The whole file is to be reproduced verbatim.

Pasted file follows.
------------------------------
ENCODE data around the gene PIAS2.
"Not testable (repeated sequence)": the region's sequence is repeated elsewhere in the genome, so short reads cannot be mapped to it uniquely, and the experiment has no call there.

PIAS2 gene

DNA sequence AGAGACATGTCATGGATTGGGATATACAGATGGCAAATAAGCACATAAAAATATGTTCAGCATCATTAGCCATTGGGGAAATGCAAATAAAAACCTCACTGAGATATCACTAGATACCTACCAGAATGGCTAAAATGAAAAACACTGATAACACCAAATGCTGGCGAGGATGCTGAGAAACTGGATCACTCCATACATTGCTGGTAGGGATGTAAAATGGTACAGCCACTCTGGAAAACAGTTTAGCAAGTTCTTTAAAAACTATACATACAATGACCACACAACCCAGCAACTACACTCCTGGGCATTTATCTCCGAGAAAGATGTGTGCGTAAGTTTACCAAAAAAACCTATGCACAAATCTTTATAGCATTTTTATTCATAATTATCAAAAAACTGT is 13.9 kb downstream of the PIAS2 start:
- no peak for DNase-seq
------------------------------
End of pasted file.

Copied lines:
ENCODE data around the gene PIAS2.
"Not testable (repeated sequence)": the region's sequence is repeated elsewhere in the genome, so short reads cannot be mapped to it uniquely, and the experiment has no call there.

PIAS2 gene

DNA sequence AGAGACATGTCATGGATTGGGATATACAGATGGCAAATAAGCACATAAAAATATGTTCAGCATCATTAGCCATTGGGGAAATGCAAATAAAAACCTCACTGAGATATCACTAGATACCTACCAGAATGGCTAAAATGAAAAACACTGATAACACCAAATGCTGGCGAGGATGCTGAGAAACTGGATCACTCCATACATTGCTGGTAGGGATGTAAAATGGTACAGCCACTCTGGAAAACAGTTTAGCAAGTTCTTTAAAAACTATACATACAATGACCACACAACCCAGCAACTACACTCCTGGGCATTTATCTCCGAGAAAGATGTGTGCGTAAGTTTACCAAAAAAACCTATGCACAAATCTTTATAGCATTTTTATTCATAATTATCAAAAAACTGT is 13.9 kb downstream of the PIAS2 start:
- no peak for DNase-seq